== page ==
The rod-like bacteria were discovered in the 19th century. Louis Pasteur created the first vaccine in 1881.
Anthrax spores can live in soil for decades. People contract the disease in three ways: through skin contact, eating infected meat or breathing airborne spores.
Most Common Adverse Reactions:
Erythema, headache, arthralgia, fatigue, fever, peripheral swelling, pruritus, nausea, injection site edema, pain/tenderness and dizziness.
Less Frequent Adverse Reactions:
Cellulitis, cysts, pemphigus vulgaris, endocarditis, sepsis, angioedema and other hypersensitivity reactions, asthma, aplastic anemia, neutropenia, idiopathic thrombocytopenia purpura, lymphoma, leukemia, collagen vascular disease, systemic lupus erythematosus, multiple sclerosis, polyarteritis nodosa, inflammatory arthritis, transverse myelitis, Guillain-Barré syndrome, immune deficiency, seizure, mental status changes, psychiatric disorders, tremors, cerebrovascular accident (CVA), facial palsy, hearing and visual disorders, aseptic meningitis, encephalitis, myocarditis, cardiomyopathy, atrial fibrillation, syncope, glomerulonephritis, renal failure, spontaneous abortion and liver abscess. Infrequent reports were also received of multisystem disorders defined as chronic symptoms involving at least two of the following three categories:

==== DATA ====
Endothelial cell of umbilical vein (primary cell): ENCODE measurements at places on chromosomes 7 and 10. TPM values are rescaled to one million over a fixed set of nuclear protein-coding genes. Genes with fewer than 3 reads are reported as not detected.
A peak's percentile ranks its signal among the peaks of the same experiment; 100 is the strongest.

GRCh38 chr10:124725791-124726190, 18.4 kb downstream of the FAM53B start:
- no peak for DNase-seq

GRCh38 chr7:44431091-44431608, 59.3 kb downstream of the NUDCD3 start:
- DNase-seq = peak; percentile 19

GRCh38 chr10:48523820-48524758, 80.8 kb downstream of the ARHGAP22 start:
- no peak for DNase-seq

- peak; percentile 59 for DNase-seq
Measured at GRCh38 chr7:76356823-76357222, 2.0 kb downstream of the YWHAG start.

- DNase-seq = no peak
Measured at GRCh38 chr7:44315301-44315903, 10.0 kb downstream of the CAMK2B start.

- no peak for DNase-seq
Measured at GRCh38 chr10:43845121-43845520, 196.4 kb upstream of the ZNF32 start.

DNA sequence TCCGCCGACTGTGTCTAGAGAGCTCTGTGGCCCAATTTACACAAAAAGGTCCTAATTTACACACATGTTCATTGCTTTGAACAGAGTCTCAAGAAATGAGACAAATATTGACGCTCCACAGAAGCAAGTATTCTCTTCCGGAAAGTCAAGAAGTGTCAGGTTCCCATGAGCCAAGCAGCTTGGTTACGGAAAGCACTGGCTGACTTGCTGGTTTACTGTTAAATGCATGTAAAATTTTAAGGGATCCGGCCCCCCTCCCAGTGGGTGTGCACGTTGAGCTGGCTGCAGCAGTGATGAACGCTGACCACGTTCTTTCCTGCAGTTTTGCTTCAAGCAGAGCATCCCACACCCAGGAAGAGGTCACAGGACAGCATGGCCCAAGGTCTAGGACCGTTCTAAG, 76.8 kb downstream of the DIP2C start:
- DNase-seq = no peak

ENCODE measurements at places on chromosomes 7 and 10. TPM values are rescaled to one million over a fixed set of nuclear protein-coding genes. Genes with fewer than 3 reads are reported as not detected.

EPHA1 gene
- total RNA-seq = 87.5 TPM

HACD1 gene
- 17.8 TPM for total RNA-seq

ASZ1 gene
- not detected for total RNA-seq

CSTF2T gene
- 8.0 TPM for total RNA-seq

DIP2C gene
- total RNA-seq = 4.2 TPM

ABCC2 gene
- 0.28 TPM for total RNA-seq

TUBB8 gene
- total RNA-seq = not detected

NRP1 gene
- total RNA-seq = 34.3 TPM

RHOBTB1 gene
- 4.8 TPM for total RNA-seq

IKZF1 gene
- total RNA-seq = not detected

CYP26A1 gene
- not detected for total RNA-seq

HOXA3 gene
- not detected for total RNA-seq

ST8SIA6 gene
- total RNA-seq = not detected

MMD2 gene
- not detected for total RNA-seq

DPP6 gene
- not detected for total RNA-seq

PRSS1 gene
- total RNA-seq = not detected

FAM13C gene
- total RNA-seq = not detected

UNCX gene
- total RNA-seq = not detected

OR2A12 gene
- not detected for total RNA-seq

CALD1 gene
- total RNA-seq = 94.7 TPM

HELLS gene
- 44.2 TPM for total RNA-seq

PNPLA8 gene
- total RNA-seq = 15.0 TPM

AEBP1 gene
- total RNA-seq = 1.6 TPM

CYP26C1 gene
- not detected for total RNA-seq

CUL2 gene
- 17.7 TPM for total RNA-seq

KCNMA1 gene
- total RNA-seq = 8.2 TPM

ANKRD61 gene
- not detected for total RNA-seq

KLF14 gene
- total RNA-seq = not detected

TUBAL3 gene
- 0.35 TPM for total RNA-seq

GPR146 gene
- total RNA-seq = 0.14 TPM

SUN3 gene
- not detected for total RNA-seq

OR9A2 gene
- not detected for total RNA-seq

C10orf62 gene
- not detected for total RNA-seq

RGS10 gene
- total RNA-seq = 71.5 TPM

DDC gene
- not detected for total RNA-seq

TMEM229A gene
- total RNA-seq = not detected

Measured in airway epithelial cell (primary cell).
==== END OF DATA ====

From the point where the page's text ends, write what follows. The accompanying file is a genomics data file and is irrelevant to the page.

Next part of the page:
fatigue, mood-cognition, musculoskeletal system.
Cardiac arrest (2), myocardial infarction with polyarteritis nodosa (1), aplastic anemia (1), suicide (1) and central nervous system lymphoma(1).
SOURCE: FDA-approved package insert for anthrax vaccine
Sheri Nakken, R.N., MA, Classical Homeopath
Vaccination Information & Choice Network, Nevada City CA & Wales UK